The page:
Want to see a bunch of guys getting left behind?

Then head over here.

Leaving all comments on agreeing or disagreeing with (some of) the sentiments Syncaine shares aside, I was left with the distinct feeling that this is the type of player that  the MMO industry is forcing out.  And I’m not talking about just Syncaine here, just to be clear, but he represents a type of player that’s become less and less relevant to game designers. Comments like this really sum up how “2004” that point-of-view really is:

The signs are all over the place; some companies are catering to people with 15 minutes to play, and with only five of those where they can fully focus.

EQ1 had what, a 2000 hour leveling curve? 7xGM in UO was not exactly an overnight process (even with massive exploiting), and grinding to the cap in DAoC was tough, let alone getting high in renown ranks. Hell even WoW in 2004 had a much, much longer 1-60 curve than what most games have today (hi Rift).

 In Global Agenda last night we ran our first two Ultra Max missions. The first one STOMPED us, and the second we did a little better but still got rolled by the boss. It motivated me to play the game more than anything else to this point.

Now look, I’ve waxed nostalgic about how meaningful all those long-standing goals we’re as much as the next guy; been there, done that. I’ve even talked on the Multiverse and expressed very similar ideas. Here’s a simple truth, though. The market’s only followed the money. The average person does not get more time to game as they get older. As husbands and wives, careers, kids, bills, and mortgages enter the picture, gaming time tends to slide until it either disappears  or the classification on your gamer card changes entirely. MMOs are becoming more casual because, you guessed it, we’re becoming more casual. In this case, Syncaine and everyone else upset are the outliers — myself included for the certain opinions I do share. The reason people look at teenagers with free afternoons, weekends, and summers and say “must be nice” is for this very reason: We all have to grow up. Most adults simply do not have the time to play for more than an hour or two a day and I suspect that’s pushing it.

It’s a good thing there are plenty of niche games out there, because I tend to think the days of AAA MMOs trying to simulate worlds are over. It’s a shame but it’s pretty obvious that most gamers have no interest in wildlife scripts and NPC AI beyond what it takes to get to the next level. If it doesn’t serve the gameplay in a way that fits those short, “need to find someway to be satisfying” sessions, it probably isn’t worth the time to develop. Financially speaking, of course.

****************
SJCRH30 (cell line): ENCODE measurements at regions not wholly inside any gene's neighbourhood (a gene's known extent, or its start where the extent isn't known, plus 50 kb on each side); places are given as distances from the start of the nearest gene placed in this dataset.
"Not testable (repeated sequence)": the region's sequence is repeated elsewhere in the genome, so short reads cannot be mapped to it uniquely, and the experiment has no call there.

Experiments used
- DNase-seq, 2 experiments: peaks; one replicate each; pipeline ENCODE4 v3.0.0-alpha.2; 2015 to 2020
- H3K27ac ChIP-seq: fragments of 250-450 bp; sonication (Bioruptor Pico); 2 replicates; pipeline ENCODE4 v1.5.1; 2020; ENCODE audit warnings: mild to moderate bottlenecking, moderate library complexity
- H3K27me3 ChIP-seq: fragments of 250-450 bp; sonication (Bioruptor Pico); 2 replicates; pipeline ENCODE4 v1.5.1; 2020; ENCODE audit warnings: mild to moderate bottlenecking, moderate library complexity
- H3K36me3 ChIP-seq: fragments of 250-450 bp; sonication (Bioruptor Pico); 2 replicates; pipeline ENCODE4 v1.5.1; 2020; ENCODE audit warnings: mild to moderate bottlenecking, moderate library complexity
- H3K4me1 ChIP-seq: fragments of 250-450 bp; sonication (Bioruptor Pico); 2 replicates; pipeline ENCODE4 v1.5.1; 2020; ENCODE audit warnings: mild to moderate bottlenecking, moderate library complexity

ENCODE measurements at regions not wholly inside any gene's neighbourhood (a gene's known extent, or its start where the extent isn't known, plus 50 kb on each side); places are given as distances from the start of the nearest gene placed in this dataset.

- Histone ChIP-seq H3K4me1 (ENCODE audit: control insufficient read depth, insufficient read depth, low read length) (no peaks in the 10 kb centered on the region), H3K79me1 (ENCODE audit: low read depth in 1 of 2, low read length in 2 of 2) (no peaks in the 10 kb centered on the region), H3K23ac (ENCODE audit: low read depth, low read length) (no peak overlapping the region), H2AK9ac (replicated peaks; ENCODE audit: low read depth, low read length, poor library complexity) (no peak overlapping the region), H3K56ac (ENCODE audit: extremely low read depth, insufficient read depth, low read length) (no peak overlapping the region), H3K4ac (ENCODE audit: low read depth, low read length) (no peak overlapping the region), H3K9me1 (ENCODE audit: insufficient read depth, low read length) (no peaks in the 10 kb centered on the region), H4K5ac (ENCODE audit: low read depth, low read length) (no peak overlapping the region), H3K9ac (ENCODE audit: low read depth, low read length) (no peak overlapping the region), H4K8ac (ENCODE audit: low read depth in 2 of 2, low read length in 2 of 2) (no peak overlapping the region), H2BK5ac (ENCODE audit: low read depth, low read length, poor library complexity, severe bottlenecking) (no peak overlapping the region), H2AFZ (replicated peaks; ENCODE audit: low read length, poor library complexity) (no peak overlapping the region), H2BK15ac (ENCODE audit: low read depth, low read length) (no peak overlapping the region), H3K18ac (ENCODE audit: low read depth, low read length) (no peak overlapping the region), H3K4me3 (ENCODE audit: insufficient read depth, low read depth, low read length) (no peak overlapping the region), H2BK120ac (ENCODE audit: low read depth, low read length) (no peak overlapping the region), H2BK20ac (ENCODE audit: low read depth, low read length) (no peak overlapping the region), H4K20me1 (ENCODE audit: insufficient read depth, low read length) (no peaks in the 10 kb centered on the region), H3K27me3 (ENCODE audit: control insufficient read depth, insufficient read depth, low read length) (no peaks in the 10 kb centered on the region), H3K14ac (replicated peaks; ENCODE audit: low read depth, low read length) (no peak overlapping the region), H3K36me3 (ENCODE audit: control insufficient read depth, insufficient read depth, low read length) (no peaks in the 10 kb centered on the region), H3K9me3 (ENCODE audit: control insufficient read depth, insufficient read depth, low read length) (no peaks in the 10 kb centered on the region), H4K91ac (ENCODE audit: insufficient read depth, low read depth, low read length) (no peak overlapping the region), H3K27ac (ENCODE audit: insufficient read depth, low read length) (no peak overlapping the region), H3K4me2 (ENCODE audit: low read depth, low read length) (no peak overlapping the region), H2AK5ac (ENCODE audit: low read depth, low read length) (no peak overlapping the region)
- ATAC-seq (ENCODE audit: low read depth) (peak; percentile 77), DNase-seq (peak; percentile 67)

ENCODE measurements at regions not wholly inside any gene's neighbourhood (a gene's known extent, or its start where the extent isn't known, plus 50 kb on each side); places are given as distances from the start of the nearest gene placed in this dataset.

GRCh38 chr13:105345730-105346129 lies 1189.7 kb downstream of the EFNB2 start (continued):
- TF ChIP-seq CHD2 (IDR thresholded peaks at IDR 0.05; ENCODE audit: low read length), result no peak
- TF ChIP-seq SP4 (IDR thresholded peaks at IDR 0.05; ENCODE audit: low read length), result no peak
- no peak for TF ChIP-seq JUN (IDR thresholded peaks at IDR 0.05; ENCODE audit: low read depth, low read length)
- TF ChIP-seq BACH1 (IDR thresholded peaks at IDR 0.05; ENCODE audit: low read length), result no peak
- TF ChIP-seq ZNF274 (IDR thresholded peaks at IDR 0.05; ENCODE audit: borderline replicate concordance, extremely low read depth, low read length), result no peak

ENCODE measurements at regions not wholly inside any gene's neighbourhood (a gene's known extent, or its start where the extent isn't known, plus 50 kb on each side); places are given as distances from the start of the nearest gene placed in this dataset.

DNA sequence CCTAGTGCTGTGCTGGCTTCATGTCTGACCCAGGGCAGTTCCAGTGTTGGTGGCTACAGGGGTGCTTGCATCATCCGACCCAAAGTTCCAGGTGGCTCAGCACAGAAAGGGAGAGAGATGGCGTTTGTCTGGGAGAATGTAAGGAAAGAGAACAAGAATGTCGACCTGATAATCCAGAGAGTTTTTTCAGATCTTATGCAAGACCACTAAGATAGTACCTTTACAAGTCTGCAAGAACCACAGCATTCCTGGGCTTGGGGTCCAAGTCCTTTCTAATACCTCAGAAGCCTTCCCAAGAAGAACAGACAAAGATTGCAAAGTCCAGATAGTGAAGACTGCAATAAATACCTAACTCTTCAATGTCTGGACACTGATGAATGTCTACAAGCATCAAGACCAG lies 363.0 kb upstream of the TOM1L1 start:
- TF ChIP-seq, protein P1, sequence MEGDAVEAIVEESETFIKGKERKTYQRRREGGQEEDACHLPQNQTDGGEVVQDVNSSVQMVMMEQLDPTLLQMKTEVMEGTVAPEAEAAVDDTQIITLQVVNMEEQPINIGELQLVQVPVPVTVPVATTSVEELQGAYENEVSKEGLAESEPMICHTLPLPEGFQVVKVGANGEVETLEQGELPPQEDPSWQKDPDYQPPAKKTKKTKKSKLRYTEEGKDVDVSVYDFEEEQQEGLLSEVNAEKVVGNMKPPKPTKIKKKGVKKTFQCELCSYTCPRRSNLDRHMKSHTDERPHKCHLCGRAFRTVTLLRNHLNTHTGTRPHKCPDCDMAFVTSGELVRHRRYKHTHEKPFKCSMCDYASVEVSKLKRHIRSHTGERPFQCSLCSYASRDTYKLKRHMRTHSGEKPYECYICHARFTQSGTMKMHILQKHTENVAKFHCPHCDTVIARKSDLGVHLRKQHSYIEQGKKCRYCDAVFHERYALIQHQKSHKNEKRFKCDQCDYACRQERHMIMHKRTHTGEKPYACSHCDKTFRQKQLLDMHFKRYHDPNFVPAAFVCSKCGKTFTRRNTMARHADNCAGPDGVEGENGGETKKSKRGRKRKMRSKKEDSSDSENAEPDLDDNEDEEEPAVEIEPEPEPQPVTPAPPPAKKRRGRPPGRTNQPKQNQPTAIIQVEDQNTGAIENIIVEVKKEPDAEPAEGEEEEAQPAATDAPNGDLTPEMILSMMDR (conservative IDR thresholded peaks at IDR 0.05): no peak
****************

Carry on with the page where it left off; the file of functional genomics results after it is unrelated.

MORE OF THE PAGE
And at some point, we have to quit denigrating players who started playing a few years later than we did. In 10 years, they’ll have their time to wax nostalgic, too. For now, why don’t we quit complaining about how entitled and “carebear” they are, stop reminding them how easy they have it, and start showing them what this community was about in the first place. Trolls will flourish or fail in the environments we create. Do we make it easy and play the jaded old vets, or do we highlight how poor they really are? Sometimes I think we all need to remember, there is no more boring conversation than one with only one side. Every player deserves respect, whether they started playing in 1999 or 2009. And on the real side of things, did most of them miss anything that was so “fun” anyways? We’re all playing the same games anyhow, because I don’t see many rosey eyed ranters hopping back into UO or EQ1.

I’d like to end with an excerpt from the final comment of the post. It comes from Azuriel, whom I’d never read before, but has made a dedicated reader out of me.

As for the Twitterification, that debate is long-settled by industry metrics: only 10-20% of games are beaten. Even 20-hour ones. I am totally with you when it comes to enjoying an epic experience, but that is an era unlikely to be coming back particularly soon. And why would it? There are enough (free) alternatives out there that the average gamer can coast along in the gaming sweet spot (no grinding, no restarting, no toiling for a win) indefinitely.

Honestly, at this point we’re reduced to shouting “It builds character!” from our rocking chairs.

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